As The Walking Dead season 11 celebrates Alexandria’s Deanna Monroe, the future fall of the Commonwealth becomes all but inevitable. Debuting in The Walking Dead season 5’s “Remember,” Tovah Feldshuh portrayed Deanna Monroe, first leader of Alexandria. She welcomed Rick Grimes’ group into her community (albeit after some initial hesitation), but succumbed to a zombie bite when Alexandria found itself overrun by undead in season 6.
Deanna has seldom been mentioned since, but The Walking Dead season 11’s “The Lucky Ones” finally acknowledges the foundations she laid at Alexandria. During Pamela Milton’s maiden visit to the humble community, Daryl Dixon recounts Deanna’s importance, describing her as someone he admires “very much” and admitting, “We’d never met anybody like that before.” In a rare moment of retrospective appreciation, The Walking Dead finally addresses Deanna’s contribution to the current landscape of allied communities, confirming their prosperity would never have been possible without her.
More interestingly, The Walking Dead‘s “The Lucky Ones” subtly positions Deanna Monroe and Pamela Milton as polar opposites – before and after the zombie outbreak – and this comparison proves Pamela doesn’t have what it takes to make the Commonwealth prosper long-term. When Pamela reveals how she and Deanna used to “cross paths” pre-apocalypse, it’s implied they might’ve occupied opposite ends of the political spectrum. Feeding into that notion, Pamela remembers having no interest in politics until later in life, whereas Deanna was apparently “born to run things.” Pamela was the president’s daughter raised in an environment of wealth and opportunity, only turning to politics when it suited her career trajectory, whereas Deanna Monroe was Ohio’s self-made representative, motivated to reach her position by a sense of moral civic duty.
Deanna and Pamela might’ve encountered each other in the halls of Congress back in the day, but The Walking Dead heavily hints they belonged to opposing parties. Conversing with Maggie during their hunting trip, Pamela Milton justifies her preferential treatment at the Commonwealth with, “A leader has to give her people something to look up to.” Essentially, Pamela is saying that without the lavish lifestyle, the Commonwealth’s people wouldn’t respect her. Deanna Monroe did not subscribe to that philosophy whatsoever. When The Walking Dead‘s outbreak began, Deanna traveled from Ohio to Washington DC, lobbying for resources and aid, but when the situation turned, she actually tried returning to be with her people during a time of crisis. Taken to Alexandria instead, Deanna had no special house, no special privileges, and no luxuries the other residents weren’t also afforded. She was the antithesis of Pamela Milton in almost every way a leader can be.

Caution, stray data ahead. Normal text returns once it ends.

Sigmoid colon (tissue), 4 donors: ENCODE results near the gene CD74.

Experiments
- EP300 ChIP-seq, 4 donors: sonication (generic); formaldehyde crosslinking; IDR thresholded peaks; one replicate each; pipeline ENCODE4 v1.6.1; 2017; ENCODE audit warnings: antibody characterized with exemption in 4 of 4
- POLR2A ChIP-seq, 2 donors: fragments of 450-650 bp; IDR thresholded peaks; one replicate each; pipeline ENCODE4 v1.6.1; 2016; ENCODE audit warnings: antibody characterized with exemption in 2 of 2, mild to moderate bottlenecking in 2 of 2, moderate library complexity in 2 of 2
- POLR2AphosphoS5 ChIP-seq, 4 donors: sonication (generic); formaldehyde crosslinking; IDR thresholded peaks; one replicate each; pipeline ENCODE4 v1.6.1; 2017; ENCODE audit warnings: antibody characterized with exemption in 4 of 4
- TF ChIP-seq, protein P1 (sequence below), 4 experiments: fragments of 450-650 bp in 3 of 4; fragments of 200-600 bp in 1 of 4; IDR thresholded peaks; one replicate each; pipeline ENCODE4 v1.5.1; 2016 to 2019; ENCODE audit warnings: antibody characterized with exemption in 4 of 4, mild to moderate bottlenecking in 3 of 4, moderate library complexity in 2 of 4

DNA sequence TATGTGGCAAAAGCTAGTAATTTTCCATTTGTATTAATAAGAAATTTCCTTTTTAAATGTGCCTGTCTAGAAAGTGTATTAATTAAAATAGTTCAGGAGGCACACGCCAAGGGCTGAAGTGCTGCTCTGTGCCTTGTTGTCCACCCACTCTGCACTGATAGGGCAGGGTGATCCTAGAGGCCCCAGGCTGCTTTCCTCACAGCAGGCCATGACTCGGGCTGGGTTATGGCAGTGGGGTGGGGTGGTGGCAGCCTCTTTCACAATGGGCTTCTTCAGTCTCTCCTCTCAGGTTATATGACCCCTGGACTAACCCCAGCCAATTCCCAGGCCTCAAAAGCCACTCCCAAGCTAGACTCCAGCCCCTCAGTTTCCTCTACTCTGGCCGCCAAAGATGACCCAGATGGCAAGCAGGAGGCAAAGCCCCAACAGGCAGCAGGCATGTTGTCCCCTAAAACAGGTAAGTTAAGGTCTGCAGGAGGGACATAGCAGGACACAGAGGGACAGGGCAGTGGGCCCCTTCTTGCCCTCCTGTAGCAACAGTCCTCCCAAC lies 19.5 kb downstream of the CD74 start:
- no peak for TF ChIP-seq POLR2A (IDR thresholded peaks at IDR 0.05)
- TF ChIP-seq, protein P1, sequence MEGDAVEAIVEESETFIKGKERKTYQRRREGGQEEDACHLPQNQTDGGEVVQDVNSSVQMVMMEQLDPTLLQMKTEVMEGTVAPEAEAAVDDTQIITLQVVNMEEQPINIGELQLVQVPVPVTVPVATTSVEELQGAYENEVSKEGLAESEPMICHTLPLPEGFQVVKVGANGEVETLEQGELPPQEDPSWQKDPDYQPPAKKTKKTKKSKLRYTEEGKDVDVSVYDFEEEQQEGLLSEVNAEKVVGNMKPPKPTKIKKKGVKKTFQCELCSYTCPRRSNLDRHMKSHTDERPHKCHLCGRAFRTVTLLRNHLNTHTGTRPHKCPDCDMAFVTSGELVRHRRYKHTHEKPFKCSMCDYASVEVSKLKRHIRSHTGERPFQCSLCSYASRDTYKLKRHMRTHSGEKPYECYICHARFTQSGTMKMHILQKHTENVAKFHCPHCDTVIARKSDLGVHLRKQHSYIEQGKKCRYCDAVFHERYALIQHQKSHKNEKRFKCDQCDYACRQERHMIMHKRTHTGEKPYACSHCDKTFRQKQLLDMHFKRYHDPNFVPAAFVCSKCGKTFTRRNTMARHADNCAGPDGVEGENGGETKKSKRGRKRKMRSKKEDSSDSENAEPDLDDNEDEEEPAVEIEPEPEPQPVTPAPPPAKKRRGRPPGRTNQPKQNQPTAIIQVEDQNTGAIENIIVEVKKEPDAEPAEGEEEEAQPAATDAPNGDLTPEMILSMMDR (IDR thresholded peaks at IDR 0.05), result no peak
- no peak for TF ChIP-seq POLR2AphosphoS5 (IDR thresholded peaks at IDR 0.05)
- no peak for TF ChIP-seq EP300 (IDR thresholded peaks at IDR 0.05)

One of the most important decisions Deanna ever made was handing the reins of Alexandria to Rick Grimes. Recognizing she was ill-equipped to handle the zombie apocalypse, Deanna swallowed her ego and gave Rick control. That decision is a major reason why Alexandria is still standing years later in The Walking Dead season 11. By drawing a stark contrast between Pamela Milton and Deanna Monroe, “The Lucky Ones” proves beyond doubt that Pamela would rather let the Commonwealth burn than share control with Maggie, or Mercer, or Ezekiel, or even Rick Grimes if he were around.
As long as Pamela remains in charge, therefore, the Commonwealth is destined to fall… and current events suggest that day may come sooner rather than later. There’s a violent rebellion brewing among the Commonwealth’s working class, Lance Hornsby is plotting something sinister, and out to the west the CRM is trampling communities twice the Commonwealth’s size without breaking a sweat. With threats coming from every angle, Pamela Milton is not the Commonwealth’s best hope, but whereas Deanna – the community-minded natural leader – would realize that, expect to see Pamela clinging on until the very end.